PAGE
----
I know that government needs a cross-Whitehall programme that actively engages with the myriad of departments and agencies.
I hesitate to disagree with Daniel Finkelstein, but city growth has been powered more by smalltown commuters than flat-cap wearing uber-boheminans.
“One of the things that we want to do is to make sure that we distribute the range of Civil Service jobs… more equitably across the whole United Kingdom.”
Together with error, it is set to cost the taxpayer an eye-watering sum in the region of £4.6 billion.
It should be remembered that the arts contributes more to Britain’s international earnings, in the aggregate, than does the City of London.
This is the third in a three-part series on how to boost our economy after Coronavirus.
This is the second in a three-part series on how to boost our economy after Coronavirus.
In that sense, his speech could easily have been given by a much more fitting figure for the Ditchley Foundation: Tony Blair.
The Coronavirus pandemic has taught us the importance of supply chain security, whether for PPE or critical minerals.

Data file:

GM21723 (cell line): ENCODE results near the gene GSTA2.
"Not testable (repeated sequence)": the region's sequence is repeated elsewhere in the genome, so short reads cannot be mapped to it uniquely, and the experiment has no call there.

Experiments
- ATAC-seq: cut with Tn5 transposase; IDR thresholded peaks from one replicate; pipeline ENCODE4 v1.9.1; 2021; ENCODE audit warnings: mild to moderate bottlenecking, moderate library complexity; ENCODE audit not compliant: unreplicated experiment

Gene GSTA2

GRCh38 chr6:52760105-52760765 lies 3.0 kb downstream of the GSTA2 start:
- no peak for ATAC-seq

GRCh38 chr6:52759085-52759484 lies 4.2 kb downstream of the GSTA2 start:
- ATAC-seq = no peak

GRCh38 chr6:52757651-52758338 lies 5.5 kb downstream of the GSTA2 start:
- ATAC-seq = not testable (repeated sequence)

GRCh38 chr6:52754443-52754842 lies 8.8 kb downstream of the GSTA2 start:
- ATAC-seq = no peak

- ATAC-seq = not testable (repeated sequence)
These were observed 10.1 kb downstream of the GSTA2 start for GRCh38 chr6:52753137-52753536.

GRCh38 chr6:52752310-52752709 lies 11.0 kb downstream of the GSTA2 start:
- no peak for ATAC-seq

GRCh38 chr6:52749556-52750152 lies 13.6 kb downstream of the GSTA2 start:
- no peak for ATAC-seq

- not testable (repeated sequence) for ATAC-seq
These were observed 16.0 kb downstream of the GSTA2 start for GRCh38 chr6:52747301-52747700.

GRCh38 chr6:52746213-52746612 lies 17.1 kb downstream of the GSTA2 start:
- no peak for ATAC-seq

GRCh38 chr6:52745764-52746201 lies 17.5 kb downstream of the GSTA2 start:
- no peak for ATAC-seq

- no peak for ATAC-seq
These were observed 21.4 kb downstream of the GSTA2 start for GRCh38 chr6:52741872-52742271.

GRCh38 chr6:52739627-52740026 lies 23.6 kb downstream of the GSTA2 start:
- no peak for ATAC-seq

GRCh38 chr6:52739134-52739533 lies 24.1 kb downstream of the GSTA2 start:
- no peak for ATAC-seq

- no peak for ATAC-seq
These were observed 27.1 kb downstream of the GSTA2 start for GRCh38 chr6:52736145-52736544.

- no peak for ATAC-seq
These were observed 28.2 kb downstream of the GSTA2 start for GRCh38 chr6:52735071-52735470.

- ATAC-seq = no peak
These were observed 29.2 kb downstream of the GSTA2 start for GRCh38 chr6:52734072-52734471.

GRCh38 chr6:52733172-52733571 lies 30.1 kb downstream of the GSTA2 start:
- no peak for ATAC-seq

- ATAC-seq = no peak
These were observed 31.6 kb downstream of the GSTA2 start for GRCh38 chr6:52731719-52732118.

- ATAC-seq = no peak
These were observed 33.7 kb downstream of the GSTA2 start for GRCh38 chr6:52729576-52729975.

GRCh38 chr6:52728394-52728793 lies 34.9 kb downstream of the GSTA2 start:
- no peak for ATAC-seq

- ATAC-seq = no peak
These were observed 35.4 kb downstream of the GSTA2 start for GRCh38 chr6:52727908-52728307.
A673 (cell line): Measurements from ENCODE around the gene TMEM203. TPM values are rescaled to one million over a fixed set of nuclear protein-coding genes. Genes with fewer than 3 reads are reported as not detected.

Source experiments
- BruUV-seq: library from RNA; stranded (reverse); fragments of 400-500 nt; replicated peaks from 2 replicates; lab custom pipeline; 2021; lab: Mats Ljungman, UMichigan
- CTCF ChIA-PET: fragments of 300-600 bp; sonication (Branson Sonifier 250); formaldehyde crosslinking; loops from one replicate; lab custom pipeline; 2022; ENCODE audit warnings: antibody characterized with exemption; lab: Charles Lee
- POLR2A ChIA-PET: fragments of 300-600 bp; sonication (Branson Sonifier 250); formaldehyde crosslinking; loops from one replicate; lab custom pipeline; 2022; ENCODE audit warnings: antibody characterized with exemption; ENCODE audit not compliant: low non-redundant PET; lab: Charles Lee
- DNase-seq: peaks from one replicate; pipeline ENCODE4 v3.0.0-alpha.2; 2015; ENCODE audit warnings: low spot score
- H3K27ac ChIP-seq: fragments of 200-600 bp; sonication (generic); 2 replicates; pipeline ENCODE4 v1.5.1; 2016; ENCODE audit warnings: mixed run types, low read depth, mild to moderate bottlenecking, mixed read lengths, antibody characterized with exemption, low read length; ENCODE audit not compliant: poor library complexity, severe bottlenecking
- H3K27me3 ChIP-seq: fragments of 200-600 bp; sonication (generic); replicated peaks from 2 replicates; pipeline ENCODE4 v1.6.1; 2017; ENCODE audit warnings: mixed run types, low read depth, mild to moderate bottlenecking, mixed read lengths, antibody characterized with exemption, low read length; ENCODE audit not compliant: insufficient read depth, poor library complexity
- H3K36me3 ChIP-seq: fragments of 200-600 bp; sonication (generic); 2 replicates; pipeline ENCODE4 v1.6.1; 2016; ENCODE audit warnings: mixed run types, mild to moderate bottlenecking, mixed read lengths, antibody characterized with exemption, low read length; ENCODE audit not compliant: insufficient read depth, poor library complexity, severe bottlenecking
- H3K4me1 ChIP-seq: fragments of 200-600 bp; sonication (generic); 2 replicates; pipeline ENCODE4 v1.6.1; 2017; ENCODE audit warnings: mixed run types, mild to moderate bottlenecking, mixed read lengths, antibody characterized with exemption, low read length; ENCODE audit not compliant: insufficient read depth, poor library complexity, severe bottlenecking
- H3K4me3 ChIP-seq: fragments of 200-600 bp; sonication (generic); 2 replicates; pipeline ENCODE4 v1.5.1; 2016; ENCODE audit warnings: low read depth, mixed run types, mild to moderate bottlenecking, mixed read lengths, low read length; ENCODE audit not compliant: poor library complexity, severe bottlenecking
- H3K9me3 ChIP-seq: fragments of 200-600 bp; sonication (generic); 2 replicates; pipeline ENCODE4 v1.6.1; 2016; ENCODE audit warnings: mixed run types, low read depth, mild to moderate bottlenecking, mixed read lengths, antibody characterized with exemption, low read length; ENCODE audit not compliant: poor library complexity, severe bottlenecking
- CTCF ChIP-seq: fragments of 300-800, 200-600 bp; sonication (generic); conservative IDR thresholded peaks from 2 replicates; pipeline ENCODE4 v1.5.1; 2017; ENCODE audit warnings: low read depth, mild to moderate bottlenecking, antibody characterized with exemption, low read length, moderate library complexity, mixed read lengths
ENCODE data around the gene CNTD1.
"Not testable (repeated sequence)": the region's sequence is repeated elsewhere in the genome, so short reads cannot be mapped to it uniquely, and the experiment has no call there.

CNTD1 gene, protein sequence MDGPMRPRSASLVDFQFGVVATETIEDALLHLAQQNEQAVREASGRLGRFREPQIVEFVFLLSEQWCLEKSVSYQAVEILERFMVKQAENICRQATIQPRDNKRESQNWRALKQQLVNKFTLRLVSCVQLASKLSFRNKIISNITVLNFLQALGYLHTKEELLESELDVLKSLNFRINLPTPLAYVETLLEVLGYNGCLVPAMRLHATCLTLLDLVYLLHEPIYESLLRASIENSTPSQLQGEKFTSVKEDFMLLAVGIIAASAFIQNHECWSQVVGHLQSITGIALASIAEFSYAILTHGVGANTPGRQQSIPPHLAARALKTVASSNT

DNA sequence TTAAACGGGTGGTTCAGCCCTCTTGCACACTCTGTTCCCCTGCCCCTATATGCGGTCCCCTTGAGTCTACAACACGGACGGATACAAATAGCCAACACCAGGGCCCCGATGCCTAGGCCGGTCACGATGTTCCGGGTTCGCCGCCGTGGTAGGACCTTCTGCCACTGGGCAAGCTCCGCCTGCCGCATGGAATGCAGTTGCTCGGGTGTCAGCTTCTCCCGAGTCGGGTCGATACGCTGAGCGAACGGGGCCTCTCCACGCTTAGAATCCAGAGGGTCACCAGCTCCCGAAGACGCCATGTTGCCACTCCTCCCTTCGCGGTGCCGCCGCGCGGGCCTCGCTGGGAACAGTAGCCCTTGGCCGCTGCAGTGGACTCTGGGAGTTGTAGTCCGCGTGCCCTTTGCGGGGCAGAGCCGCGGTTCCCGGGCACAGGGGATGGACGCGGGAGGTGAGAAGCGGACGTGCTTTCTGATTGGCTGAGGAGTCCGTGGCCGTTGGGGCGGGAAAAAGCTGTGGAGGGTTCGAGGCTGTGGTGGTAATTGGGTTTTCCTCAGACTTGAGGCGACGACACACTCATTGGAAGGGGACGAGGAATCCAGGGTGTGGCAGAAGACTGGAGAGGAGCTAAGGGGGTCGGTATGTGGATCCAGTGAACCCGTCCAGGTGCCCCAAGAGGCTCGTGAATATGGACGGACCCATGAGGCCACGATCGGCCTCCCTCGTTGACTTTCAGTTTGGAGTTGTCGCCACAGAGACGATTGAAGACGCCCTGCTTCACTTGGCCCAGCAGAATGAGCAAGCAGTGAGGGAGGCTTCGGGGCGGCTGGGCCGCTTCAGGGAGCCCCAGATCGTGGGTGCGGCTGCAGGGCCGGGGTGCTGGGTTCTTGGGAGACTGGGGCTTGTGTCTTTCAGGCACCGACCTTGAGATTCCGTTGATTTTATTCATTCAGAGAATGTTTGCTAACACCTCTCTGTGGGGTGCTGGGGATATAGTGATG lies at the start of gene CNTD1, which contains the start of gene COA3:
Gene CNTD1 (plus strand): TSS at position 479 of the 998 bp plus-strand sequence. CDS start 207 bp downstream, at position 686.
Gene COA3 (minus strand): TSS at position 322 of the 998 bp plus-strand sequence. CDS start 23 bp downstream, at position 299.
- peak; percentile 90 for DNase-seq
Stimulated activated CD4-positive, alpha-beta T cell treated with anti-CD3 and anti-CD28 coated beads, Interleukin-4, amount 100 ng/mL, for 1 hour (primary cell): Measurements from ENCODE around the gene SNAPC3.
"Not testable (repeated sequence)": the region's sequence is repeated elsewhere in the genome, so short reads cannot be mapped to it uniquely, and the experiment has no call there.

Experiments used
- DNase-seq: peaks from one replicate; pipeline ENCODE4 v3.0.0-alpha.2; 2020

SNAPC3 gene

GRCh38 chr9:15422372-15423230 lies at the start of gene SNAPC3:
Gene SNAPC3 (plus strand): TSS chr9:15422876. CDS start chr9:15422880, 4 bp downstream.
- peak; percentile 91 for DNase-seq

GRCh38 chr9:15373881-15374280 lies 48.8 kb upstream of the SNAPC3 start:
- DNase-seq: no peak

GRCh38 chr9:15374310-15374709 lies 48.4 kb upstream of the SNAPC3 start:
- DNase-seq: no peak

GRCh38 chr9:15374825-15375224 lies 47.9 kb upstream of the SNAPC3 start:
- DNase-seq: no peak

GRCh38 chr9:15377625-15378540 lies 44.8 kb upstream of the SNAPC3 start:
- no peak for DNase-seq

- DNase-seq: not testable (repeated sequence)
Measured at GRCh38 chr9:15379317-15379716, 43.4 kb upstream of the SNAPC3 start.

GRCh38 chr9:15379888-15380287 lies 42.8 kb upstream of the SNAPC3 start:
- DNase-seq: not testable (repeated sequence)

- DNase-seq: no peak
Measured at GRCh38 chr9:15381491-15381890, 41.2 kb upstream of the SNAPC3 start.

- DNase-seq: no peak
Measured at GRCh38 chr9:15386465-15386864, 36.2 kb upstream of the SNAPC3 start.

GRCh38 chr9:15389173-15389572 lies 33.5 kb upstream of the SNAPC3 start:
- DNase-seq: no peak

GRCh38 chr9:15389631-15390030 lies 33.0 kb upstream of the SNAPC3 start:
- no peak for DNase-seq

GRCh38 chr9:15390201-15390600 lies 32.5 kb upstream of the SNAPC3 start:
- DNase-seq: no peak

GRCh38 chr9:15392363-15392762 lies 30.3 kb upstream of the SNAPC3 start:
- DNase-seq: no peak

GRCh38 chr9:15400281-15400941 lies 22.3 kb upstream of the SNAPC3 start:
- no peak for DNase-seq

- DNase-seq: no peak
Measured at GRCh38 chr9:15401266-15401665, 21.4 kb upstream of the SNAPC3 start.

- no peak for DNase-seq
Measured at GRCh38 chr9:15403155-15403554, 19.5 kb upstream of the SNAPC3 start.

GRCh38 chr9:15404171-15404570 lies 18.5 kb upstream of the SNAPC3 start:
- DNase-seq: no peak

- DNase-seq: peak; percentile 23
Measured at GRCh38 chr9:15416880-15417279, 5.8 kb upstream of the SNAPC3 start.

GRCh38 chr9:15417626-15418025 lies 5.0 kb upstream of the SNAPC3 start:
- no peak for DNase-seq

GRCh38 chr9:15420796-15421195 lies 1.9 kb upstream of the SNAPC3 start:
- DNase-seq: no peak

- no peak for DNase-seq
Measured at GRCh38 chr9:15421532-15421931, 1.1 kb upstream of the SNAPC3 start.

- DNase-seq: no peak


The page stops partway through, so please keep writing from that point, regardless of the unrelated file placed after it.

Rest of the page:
This ambitious business case is based on our experiences not only of recovering from the last downturn, but on the successes of the last three years.
The blue share in the poll of polls hit 43 per cent on June 2 and hasn’t moved the best part of a month later.
Post-Covid, the environment is likely to be egalitarian and interventionist. For libertarian, small state Eurosceptics, this must come as a disappointment.
At John Lewis where I was a new MD, we decided to put our trust in technology – to build a business model for the future.
A new approach has allowed building work to take place offsite, leading to gains in productivity and creating long-term, well-paid jobs.
In 2016, 38 per cent of voters in Scotland backed Brexit. So why is the Party currently stuck at 23 per cent in the polls for next year’s Holyrood election?